Skip to toolbar

Week 5 Updates

 

I received some very valuable feedback during my last presentation, namely:

  • Rather than focusing on squeezing my project into a fixed space, I should focus more on content and what feelings/emotions I want to emulate through my project.
  • Consider site specificity. How could I make climate change visible in the context of Singapore? Perhaps by bringing it through different sites in Singapore.

EXPERIMENTATIONS

I feel like because I do not really have a good idea of what I would specifically like to do for FYP, my mind is going all over the place. This is why, for the upcoming weeks, I would like to focus more on just experimenting in order to really try to decide what I would like to do for my final project.

Through these experimentations, I can gauge what kind of emotions/feelings I get from them, and whether they are effective or not. Then I will be able to narrow down on ideas/ know what to focus on more. I will document my experimentations as I go along. 

Experiment #1: Water lines.

Inspired by:

  • Lines (57° 59′ N, 7° 16’W) is a site specific light installation by Pekka Niittyvirta and Timo Aho.

Image from http://www.niittyvirta.com/lines-57-59-n-7-16w/

  • Watermarks projects future sea levels onto facades of buildings, by Chris Bodle

Image from http://www.bldgblog.com/2009/02/watermarks/

I really like how these artworks manage to bring up the pressing issue of climate change in the context of the country/ city. It is very simple and straightforward, ‘personalised’ because of their site specificity, and effective way of calling to attention the urgency of acting against climate change.

So for my experimentation, I would like to just try to display the threat of rising water levels. I could choose from analog – simply using a long & brightly coloured string, or digital – try projecting a line, onto a external wall/surface of ADM.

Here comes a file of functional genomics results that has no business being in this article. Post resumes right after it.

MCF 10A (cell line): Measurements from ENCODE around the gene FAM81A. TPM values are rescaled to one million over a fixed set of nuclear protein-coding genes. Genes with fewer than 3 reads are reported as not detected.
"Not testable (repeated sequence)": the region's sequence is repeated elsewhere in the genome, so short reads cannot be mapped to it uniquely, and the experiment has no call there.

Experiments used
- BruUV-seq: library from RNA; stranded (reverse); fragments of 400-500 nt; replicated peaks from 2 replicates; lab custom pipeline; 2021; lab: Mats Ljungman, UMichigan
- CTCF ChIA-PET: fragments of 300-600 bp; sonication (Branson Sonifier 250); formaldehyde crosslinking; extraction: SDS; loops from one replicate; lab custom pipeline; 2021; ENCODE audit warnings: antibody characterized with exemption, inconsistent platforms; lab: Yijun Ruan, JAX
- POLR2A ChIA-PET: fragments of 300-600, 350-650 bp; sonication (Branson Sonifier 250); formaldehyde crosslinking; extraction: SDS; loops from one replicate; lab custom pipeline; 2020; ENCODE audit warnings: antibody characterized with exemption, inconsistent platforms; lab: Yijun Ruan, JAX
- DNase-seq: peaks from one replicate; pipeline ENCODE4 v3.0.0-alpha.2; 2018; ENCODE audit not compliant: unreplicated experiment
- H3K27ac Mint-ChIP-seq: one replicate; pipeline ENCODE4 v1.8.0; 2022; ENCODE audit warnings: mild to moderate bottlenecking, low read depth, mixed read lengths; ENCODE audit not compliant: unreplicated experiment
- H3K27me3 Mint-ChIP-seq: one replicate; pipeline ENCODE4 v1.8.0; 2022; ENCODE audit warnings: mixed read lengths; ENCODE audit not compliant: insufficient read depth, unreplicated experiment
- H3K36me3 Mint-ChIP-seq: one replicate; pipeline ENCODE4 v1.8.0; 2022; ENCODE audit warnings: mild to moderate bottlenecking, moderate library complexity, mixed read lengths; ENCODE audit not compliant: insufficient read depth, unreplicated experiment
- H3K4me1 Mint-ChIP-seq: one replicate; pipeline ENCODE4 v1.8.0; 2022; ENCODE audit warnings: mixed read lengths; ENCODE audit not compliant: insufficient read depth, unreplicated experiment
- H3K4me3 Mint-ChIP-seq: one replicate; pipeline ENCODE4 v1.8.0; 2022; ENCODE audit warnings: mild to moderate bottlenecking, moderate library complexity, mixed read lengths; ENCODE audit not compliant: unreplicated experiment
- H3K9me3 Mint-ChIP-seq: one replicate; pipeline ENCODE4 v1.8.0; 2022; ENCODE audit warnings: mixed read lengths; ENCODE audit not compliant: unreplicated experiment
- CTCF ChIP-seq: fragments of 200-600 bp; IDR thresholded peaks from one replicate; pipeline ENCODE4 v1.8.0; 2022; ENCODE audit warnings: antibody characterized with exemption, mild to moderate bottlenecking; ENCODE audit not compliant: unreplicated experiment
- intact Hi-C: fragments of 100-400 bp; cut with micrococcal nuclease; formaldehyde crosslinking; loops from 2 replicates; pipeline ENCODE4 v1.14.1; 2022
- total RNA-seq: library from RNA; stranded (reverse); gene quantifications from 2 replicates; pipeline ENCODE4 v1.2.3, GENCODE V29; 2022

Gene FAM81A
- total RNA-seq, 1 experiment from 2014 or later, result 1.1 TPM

Experiment 2: Visible pollution.

Inspired by:

  • Nuage Vert “Green Cloud”, which uses laser tracking to project onto emissions from a power plant, by HeHe

Image from: https://inhabitat.com/green-cloud-hehe-helsinki-environmental-art/

  • Diamonds in the Sky, audio-visual experience that shows pollution particles hitting a tower, by HeHe 

Image from https://www.theguardian.com/science/political-science/2016/oct/28/climate-change-is-invisible-insidious-and-urgent-can-the-arts-help-us-see-it

I love how in these projects, HeHe manages to make pollution visible. I do prefer the first example though: a physical representation of actual pollution rather than a digital one, and I feel that it is more effective.

For my experimentation, I would like to try shining a laser pointer onto some car exhaust fumes, which are a very visible form of pollution. It would actually be very interesting to see what that outcome will be, and I haven’t really noticed much exhaust fumes coming out of my parent’s car. Perhaps I would need an older vehicle for more visible exhaust? 


READINGS

Reading more and understand more about art for social change.

  • Mapping the Landscape of Socially Engaged Artistic Practice – Alexis Frasz & Holly Sidford of Helicon Collaborative, 2017
  • Assessing Socially Engaged Art – Vid Simoniti, 2018

Also, I would like to include a list of readings I have done so that I will have all my resources in one place.

  • Does activist art have the capacity to raise awareness in audiences?—A study on climate change art at the ArtCOP21 event in Paris by Laura Sommer and Christian A. Klöckner, 2019
  • Tangible User Interface Design for Climate Change Education in Interactive Installation Art by Caitlin de Bérigny, Phillip Gough, Majdi Faleh and Erika Woolsey, 2014.
  • Beyond Eco-Art: 21st Century Eco-Visualisation by Tiffany Holmes, 2011 
  • Representing nature: art and climate change by Malcolm Miles, 2010
  • Representing, Performing and Mitigating Climate Change in Contemporary Art Practice by Gabriella Giannachi
  • Understanding (and Reducing) Inaction on Climate Change by Matthew J. Hornsey and Kelly S. Fielding, 2019

Leave a comment